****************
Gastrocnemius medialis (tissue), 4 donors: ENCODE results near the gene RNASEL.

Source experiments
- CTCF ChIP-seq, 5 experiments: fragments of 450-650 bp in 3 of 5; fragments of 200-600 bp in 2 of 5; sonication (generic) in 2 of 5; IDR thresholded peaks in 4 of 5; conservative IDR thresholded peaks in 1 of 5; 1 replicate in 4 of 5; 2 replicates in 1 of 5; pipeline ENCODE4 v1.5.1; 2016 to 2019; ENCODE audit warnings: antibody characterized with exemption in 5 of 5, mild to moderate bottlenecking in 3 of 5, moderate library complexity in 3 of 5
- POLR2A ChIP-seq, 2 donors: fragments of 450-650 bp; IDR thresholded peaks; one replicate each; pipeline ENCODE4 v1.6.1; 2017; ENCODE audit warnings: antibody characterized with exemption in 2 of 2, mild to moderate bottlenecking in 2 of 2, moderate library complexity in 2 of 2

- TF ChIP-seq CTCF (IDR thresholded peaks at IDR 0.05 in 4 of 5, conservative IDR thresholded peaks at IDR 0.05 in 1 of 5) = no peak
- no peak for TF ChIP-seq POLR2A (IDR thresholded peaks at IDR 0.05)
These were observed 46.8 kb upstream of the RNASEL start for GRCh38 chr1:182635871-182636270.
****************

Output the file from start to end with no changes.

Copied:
Gastrocnemius medialis (tissue), 4 donors: ENCODE results near the gene RNASEL.

Source experiments
- CTCF ChIP-seq, 5 experiments: fragments of 450-650 bp in 3 of 5; fragments of 200-600 bp in 2 of 5; sonication (generic) in 2 of 5; IDR thresholded peaks in 4 of 5; conservative IDR thresholded peaks in 1 of 5; 1 replicate in 4 of 5; 2 replicates in 1 of 5; pipeline ENCODE4 v1.5.1; 2016 to 2019; ENCODE audit warnings: antibody characterized with exemption in 5 of 5, mild to moderate bottlenecking in 3 of 5, moderate library complexity in 3 of 5
- POLR2A ChIP-seq, 2 donors: fragments of 450-650 bp; IDR thresholded peaks; one replicate each; pipeline ENCODE4 v1.6.1; 2017; ENCODE audit warnings: antibody characterized with exemption in 2 of 2, mild to moderate bottlenecking in 2 of 2, moderate library complexity in 2 of 2

- TF ChIP-seq CTCF (IDR thresholded peaks at IDR 0.05 in 4 of 5, conservative IDR thresholded peaks at IDR 0.05 in 1 of 5) = no peak
- no peak for TF ChIP-seq POLR2A (IDR thresholded peaks at IDR 0.05)
These were observed 46.8 kb upstream of the RNASEL start for GRCh38 chr1:182635871-182636270.